Wednesday, April 3, 2019


In anticipation of the release of his newest film, The Beach Bum, writer and director Harmony Korine visited the Egyptian Theatre in Hollywood for two nights in March 2019 to discuss his work. For the first night of the retrospective, Korine spoke in between a double feature of his first film, Gummo, and its follow-up, Julien Donkey-Boy. Korine spoke about his childhood in Nashville, what led him to film, and his beliefs as a filmmaker.

Harmony Korine at the Egyptian Theatre on March 20, 2019. Photo credit: Silvia Schablowski

“My dad loved movies, so he would take me to movies when I was young,” Korine explained. “I was a skateboarder, so I’d skate during the day. At night, I would go [to the theater]…every day you could see a W.C. Fields movie or a Douglas Sirk film, or Buster Keaton. I just loved it so much. I just felt early on that I could do it.”

Korine shared that he always knew he wanted to write his own scripts. "I felt like I could figure out the technical part of making movies on my own, but I never wanted to depend on anyone to write scripts for me. I always wanted to make my own work, I never wanted to be dependent upon anyone. I wanted to learn to be a writer.”

A still from Korine's GUMMO, 1997.
For Korine, writing was both a tool to tell his story and to experiment with how his story was told: “I was super into the idea of narrative and deconstructing narrative. I wanted to make movies that felt more like a collage, or impressionistic. The things that always frustrated me about films was rarely did I love a whole film; it was usually specific moments or scenes. With this movie, I was like, 'Why couldn’t I just make a whole movie of that?'" Korine described how his process affected Gummo: “I wanted it to feel like the images were falling from the sky, like they were this strange tapestry, and things like sounds and images were deconstructed in a way where it seemed random, but at the same time it told this story of this town and these characters.”

Korine poses with a fan after the screening. Photo credit: Silvia Schablowski
Much of Korine’s early work is notable for its experimentation with physical film and cinematography. More than 30 different types of cameras were used to shoot Julien Donkey-Boy, and Korine credits this to his affection for “the fog of analog.” He later added, “What I love about film is that there’s a romance to it. There’s soft edges to it, it’s an alchemy. You can break the image down in a way, you can treat it, you can expose it in a way. There’s something kind of magical about it.”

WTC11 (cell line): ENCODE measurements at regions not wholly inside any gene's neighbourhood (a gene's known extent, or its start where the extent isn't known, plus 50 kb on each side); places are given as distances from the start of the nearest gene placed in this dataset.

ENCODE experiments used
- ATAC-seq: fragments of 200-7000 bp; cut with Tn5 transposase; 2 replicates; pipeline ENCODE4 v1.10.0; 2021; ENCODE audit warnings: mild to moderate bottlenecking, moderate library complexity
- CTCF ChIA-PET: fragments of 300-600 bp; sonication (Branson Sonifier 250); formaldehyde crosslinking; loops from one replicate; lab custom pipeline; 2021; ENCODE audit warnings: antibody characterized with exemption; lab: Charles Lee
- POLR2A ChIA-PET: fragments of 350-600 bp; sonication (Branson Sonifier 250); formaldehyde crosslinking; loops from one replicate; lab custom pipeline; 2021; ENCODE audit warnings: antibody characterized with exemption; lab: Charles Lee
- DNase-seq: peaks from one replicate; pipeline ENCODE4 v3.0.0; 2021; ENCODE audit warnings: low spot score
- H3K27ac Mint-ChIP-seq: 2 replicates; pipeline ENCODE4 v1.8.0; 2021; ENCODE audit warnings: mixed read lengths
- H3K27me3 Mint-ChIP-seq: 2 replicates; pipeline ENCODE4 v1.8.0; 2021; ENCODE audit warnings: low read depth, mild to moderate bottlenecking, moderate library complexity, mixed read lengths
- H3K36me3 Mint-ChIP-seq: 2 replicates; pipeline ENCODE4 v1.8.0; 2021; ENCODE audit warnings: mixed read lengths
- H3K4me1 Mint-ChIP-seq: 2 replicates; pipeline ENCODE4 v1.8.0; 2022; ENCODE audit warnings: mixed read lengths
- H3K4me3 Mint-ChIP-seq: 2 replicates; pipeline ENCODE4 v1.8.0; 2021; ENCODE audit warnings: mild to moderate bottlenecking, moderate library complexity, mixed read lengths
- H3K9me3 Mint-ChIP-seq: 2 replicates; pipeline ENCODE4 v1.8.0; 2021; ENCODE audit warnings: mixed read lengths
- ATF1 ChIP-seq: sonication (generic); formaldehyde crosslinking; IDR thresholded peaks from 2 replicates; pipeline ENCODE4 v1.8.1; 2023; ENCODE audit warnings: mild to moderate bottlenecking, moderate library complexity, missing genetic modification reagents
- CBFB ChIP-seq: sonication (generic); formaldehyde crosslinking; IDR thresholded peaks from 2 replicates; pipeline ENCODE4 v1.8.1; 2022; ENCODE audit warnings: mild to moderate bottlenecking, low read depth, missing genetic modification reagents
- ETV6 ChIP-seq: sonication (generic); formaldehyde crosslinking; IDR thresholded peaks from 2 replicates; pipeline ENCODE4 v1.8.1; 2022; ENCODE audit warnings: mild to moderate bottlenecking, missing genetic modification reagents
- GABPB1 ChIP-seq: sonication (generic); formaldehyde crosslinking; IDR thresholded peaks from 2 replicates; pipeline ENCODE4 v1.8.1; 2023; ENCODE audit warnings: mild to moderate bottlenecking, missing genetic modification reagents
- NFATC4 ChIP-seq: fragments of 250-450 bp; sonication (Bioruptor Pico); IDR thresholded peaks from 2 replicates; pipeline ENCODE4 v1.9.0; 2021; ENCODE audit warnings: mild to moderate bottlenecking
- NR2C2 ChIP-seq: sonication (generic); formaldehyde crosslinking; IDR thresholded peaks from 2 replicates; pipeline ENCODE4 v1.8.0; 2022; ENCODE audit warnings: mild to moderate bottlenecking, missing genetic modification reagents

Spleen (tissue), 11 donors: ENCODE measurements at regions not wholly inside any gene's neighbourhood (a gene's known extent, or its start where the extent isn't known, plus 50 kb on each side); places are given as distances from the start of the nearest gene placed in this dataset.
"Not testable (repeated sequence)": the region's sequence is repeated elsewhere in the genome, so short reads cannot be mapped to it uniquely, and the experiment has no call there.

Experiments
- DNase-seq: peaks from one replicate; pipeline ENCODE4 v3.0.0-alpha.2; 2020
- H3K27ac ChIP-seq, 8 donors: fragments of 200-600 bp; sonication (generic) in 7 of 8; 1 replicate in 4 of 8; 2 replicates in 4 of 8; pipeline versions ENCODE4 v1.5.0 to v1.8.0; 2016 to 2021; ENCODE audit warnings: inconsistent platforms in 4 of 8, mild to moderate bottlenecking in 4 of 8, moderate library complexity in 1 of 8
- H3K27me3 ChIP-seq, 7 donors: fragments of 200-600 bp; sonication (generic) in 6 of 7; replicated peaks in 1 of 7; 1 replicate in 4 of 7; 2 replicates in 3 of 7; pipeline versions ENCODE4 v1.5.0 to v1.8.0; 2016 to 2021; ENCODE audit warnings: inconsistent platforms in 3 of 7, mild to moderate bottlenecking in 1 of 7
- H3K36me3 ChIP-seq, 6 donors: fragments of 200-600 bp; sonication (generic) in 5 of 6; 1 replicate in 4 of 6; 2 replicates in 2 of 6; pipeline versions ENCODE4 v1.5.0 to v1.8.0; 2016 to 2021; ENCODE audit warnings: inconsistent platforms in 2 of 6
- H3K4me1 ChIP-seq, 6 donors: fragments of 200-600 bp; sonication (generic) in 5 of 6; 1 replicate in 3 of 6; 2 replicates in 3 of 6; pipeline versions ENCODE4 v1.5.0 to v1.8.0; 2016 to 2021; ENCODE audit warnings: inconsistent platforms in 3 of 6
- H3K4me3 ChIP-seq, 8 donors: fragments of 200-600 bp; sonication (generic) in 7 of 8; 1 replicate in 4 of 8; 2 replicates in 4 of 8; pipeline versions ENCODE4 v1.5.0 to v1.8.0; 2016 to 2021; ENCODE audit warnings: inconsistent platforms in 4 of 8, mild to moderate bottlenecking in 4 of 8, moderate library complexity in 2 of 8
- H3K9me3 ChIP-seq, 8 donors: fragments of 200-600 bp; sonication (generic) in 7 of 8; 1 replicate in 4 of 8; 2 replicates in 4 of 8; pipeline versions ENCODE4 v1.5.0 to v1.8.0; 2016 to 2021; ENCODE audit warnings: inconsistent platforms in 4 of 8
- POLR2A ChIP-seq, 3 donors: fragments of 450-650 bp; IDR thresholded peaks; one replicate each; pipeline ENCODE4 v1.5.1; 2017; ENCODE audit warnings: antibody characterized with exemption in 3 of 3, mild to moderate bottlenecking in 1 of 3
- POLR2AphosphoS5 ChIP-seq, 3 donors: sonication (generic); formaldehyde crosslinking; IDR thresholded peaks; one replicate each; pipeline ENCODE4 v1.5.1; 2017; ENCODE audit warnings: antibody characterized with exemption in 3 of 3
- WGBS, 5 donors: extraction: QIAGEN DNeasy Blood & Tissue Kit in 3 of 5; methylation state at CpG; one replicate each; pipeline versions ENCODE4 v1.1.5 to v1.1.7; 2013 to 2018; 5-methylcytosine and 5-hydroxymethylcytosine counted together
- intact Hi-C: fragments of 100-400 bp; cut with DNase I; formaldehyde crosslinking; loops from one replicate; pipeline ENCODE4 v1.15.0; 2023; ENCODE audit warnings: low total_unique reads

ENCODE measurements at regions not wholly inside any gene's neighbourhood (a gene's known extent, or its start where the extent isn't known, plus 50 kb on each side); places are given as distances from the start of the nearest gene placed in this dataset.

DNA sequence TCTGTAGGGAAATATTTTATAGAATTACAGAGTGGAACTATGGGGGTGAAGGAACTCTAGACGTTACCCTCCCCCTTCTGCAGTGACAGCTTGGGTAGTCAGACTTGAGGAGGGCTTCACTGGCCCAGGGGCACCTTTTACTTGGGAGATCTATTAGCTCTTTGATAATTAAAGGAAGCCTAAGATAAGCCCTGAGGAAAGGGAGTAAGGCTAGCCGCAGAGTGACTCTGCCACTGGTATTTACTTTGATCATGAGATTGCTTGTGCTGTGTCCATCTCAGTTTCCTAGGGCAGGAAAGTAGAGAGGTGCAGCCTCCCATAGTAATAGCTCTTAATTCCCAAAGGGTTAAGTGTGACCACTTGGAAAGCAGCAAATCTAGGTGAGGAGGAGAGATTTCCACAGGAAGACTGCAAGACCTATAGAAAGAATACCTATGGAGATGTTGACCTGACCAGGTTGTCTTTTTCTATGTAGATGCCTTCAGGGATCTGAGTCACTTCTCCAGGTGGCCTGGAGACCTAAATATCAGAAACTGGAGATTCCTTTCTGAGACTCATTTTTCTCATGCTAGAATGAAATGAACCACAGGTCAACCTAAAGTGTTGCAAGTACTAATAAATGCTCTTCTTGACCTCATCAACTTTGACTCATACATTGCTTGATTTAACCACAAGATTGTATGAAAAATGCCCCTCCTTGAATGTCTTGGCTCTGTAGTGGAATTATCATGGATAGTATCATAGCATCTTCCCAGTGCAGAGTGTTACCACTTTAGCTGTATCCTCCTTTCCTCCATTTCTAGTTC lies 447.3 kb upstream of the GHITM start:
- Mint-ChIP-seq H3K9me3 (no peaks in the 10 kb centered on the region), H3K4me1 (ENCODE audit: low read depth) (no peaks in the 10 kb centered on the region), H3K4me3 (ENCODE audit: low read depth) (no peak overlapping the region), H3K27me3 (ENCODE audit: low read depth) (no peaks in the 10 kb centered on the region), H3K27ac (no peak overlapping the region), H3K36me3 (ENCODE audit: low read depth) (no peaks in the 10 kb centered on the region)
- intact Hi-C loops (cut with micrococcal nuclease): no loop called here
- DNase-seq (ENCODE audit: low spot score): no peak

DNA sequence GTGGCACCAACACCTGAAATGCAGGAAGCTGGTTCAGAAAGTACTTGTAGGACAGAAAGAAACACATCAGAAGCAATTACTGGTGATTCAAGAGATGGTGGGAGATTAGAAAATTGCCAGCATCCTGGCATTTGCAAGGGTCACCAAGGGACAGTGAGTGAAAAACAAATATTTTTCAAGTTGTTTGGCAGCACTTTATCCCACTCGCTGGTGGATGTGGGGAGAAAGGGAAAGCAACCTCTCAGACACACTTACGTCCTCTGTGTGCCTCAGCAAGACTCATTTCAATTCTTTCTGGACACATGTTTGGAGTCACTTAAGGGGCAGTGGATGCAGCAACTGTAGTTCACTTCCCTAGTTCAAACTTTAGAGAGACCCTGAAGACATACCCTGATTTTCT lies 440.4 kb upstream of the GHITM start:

A celebrated element of Korine’s work is its reoccurring subject matter. Korine’s films often showcase characters and events that are otherwise absent from traditional cinema, and Korine cited this trend as part of his goal to highlight “different types of people that you never see on the screen.” He elaborated, “What I always try to go for, especially when I was younger, is something I would call beyond a simple articulation. It’s more of a feeling. It’s like if I see something or I put something together, and I feel like there’s a power to it. Maybe it’s upsetting, confrontational, maybe it is provocative, but if it feels like there’s a power to it, then I want to use it. I like things that you can’t explain. I like things that take your breath away, and I like looking at people that you don’t often see on the big screen. I like to be surprised. I hate that we’re starting to live in a culture where everything is so offensive to everyone, and you can’t look at anything; discuss things anymore. Life is beautiful, and I want to explore the complexities and the intricacies of the whole thing.”

Korine's friend Alex Rose moderated both evenings' Q&As. Photo credit: Silvia Schablowski